War veto possible, Russia threatens
France said Iraq's decision to destroy missiles proves that U.N. weapons inspections are working.
UNITED NATIONS (AP) -- Russia warned today that it might veto a U.S. war resolution before the sharply divided U.N. Security Council. But Pakistan -- a Muslim nation that could be a key swing vote -- signaled growing support for Washington.
France, which along with Russia has led opposition to a war, said Iraq's decision to comply with a U.N. order to destroy missiles proves that inspections are working.
Deep divisions in the Security Council showed no signs of closing today after Iraqi sources said the destruction of the Al Samoud 2 missiles would begin Saturday, despite grumbling by Baghdad that the missiles do not violate U.N.-imposed range limits.
Opening the door
The United States, Britain and Spain are pushing a resolution that would open the door for war, while Russia, China and France are calling for continued weapons inspections and a diplomatic end to the crisis.
Russian Foreign Minister Igor Ivanov said Russia could use its veto power to block military action.
"Russia has the right to a veto in the U.N. Security Council and will use it if it is necessary in the interests of international stability," Ivanov said at a news conference in Beijing.
In Paris, French Foreign Minister Dominique de Villepin said Iraq's consent on the missile order was "an important step" and "confirms that inspectors are getting results." He would not say whether France would use its veto against the U.S-backed resolution.
At the White House, press secretary Ari Fleischer dismissed the idea that the Iraqi decision reflected progress toward disarmament. "This is the deception the president predicted. We do expect that they will destroy at least some of their missiles," he said.
But President Bush won't settle for anything less than full disarmament, Fleischer said. "The Iraqi regime is a deception wrapped in a lie."
Chief weapons inspector Hans Blix said Baghdad's disarmament efforts had been "very limited so far," fueling U.S. and British arguments that Iraq is failing to comply with its obligations.
Diplomats privately described the atmosphere in the council as bitter and demoralizing, but many held out hope that a compromise could be reached among the council's five major powers.
In Islamabad, a senior government source, speaking on condition of anonymity, told The Associated Press that Pakistan will likely vote with the United States at the council.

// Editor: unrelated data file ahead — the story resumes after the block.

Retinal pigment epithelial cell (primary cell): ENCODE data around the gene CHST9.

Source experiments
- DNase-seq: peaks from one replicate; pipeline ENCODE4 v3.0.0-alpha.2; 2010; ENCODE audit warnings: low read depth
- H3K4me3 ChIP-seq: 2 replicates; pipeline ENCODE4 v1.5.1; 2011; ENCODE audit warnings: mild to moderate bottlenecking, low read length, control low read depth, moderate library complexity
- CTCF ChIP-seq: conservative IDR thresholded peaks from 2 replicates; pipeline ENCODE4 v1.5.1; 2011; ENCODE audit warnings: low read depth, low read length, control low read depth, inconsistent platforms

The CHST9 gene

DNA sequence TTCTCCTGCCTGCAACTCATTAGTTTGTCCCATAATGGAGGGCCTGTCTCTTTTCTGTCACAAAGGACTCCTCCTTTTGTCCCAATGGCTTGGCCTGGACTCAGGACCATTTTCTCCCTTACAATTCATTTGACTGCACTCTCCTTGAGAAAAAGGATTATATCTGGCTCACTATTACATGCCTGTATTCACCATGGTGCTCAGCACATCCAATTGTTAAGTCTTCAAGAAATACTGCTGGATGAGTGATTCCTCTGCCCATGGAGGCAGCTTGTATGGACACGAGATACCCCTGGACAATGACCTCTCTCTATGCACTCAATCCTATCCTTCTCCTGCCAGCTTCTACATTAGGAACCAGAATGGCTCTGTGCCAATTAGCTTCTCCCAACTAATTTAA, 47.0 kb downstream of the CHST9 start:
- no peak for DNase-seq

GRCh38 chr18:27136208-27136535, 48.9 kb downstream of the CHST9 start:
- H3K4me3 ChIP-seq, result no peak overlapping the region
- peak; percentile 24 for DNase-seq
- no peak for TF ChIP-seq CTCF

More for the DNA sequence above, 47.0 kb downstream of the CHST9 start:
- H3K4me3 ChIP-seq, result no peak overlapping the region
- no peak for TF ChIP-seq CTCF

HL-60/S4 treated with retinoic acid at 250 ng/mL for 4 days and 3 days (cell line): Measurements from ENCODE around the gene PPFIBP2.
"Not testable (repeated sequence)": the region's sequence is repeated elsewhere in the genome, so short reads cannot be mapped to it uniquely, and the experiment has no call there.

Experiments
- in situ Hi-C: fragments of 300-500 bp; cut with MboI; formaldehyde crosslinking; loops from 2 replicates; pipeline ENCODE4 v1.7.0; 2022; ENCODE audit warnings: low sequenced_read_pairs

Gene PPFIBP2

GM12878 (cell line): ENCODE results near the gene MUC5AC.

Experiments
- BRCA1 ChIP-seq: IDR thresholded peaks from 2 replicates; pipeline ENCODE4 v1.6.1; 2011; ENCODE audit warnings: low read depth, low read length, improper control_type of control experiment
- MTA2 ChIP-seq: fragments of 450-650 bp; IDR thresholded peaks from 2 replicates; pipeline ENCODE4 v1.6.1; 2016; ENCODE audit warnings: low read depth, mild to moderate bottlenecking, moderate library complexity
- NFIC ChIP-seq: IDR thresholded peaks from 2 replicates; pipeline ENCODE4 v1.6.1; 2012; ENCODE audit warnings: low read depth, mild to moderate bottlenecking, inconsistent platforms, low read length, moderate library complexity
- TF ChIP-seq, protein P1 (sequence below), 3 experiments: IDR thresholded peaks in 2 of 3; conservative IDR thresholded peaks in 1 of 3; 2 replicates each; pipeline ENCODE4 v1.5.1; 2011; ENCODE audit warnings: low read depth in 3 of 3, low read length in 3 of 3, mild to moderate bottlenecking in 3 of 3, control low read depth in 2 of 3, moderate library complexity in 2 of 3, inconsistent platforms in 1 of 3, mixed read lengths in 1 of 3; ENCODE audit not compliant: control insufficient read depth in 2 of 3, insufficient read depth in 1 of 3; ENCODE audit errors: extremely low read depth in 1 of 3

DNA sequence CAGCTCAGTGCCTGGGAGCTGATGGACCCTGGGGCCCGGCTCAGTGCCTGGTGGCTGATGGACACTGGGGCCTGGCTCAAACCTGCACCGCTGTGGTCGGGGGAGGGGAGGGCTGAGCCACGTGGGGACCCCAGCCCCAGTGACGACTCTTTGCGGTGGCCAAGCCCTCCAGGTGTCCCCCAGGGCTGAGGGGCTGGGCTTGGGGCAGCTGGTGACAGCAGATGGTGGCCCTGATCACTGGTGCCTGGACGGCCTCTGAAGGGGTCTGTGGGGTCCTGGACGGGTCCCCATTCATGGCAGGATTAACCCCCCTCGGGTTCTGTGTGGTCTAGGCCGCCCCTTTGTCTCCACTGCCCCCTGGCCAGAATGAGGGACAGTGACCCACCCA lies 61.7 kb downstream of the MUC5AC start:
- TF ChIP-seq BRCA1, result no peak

Pakistan is a key U.S. ally in the war on terror, but its powerful religious leaders oppose war with Iraq. Pakistani President Pervez Musharraf met separately today with envoys from both the United States and Iraq, each seeking to sway Islamabad.
Musharraf "underlined Iraq's responsibility for complete and immediate verifiable disarmament," said a government statement.
Pakistani officials say voting against the United States is not an option, though they say it could abstain.
Nine votes short
But despite signs of new support, Washington is still shy of the nine votes it needs to get the resolution adopted. Some council members said they could support the U.S. plan if it were open to negotiation. A senior U.S. diplomat, speaking on condition of anonymity, hinted there may be some wiggle room but not on substance.
The leaders of the United States' strongest backers, Britain and Spain, dismissed Baghdad's decision to comply with the missile order.
Saddam Hussein "never makes any concessions at all other than with the threat of force hanging over him," British Prime Minister Tony Blair said today after talks with his Spanish counterpart, Jose Maria Aznar.
Aznar said he was confident the resolution would win approval.
"We want to the find the biggest and the widest agreement within the Security Council," he said. "We hope that increasing pressure on the Iraqi regime will be the best way to serve the wishes of peace of so many millions of people and countries around the world."
In a letter to Blix on Thursday, Iraq agreed "in principle" to destroy the Al Samoud 2 missiles, which were found to have a range exceeding the 93-mile limit set by the Security Council at the end of the 1991 Persian Gulf War. Sources in Baghdad today confirmed the destruction would begin Saturday, the deadline set by Blix.
Iraq maintains some of the missiles overshot the limit because they were tested without warheads or guidance systems, making them lighter. In the letter, Iraq said it believes the decision to destroy the missiles was "unjust," and politically motivated.
Blix will appear before the council next week to discuss the findings in his 17-page report, which details the work of his staff in Iraq over the past three months.
In a key section of the report, a draft copy of which was obtained by The Associated Press, Blix says Saddam could have made greater efforts "to find remaining proscribed items or credible evidence showing the absence of such items."
Although Blix noted some recent Iraqi cooperation, he said: "It is hard to understand why a number of the measures which are now being taken could not have been initiated earlier."
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